Have any questions about keeping your car high in value? Feel free to call Manchester Auto and Tire of Mint Hill, LLC at 704-545-4597, email us at firstname.lastname@example.org, or message us on Facebook at facebook.com/ManchesterAutoandTireofMintHill
When we talk about the evolution of cars, commonly we like to think of mechanical improvements – the assembly line Ford used to make the first affordable cars, the standardization of six and eight cylinder motors, direct fuel injection to replace carburetors, the creation of anti-lock brakes, and so on – but the innovations of today are happening inside the cabin with your Infotainment system.
But what is an “infotainment system?”
The word infotainment is a portmanteau of “Information” and “Entertainment.” The term was recently coined because of the growing complexity of our dashboards. Gone are the days where all you have are an AM/FM radio and some A/C controls – today, our cars provide so much more. These systems include things like XM radio, Pandora, maps, and the like – even phone companies are making software for these systems, most notably Apple CarPlay and Android Auto.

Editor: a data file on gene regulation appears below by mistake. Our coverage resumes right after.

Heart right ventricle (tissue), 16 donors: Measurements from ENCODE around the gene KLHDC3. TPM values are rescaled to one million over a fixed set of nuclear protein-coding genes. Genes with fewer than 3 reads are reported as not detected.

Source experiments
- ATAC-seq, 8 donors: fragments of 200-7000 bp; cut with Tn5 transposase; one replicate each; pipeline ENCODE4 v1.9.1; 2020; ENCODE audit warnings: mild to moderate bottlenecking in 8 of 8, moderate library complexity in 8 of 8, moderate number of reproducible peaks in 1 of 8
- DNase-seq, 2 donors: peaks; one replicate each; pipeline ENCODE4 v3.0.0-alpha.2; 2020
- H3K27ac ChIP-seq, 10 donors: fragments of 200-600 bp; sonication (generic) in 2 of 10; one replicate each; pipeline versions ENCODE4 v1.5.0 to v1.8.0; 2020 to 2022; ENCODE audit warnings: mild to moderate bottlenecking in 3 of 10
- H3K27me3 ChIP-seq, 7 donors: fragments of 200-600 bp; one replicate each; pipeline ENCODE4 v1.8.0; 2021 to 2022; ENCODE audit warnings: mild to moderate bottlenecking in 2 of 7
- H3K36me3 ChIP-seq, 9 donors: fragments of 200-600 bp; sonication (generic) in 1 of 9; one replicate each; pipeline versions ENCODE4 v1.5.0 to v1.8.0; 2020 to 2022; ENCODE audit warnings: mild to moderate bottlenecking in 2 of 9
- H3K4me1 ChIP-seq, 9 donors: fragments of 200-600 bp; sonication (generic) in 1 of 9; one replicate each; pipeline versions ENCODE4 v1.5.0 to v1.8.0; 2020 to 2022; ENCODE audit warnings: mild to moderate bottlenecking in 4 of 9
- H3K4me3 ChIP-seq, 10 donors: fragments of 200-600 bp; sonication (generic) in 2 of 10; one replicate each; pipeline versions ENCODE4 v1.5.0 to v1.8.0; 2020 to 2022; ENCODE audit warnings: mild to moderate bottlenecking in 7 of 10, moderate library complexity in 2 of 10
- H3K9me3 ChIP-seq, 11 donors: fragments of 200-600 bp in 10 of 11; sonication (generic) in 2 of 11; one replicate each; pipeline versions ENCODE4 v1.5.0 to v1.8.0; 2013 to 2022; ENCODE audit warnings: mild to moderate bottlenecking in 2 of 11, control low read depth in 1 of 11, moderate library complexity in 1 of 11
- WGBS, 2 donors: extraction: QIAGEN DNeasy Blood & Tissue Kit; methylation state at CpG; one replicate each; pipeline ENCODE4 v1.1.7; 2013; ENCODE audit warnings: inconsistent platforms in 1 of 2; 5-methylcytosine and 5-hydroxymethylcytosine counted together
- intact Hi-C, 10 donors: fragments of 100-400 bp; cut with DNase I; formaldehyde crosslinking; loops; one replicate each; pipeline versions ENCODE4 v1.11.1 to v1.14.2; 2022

The thing these systems all share in common is a nice touchscreen to encompass it all. They can be as small as 5”, or as big as 15”, as in case of the Tesla Model 3. Sure, it doesn’t have to be a big screen to be “infotainment,” but the term is primarily used to describe these systems.
So why is today’s biggest innovations happening there?
Two reasons – the potential of autonomous cars, and the need to keep driver’s hard’s off their phones.
Autonomous cars, though a long way away, are going to interact differently to their “driver” than they do now. When the age of cars with no steering wheel or pedals emerges, we’ll still need to communicate with our vehicles and with other drivers – for example, you still need to know where you’re going, if the engine needs service, etc. With the need of paying attention to the road eliminated, you’ll have more time to interact with a screen.
While that may seem unsafe, don’t worry. We’re at least two to five decades away from cars being that autonomous – but this is the direction car companies expect buyers to lean towards, so we’re seeing the early stages now.
The second reason – and probably the most prominent – is keeping cell phones out of driver’s hands. Texting and driving may be illegal in many states, including North Carolina, but there’s still a serious issue. According to DMV.org, 24% of all accidents in 2014 were caused by texting and driving.
In order to keep people away from their phones, cars are beginning to encompass their abilities into their infotainment systems – some cars allow for texting via voice – you say what you want to text to the car, and it types and sends it for you so you don’t have to pull out your phone. Of course, bluetooth calling is still a huge feature.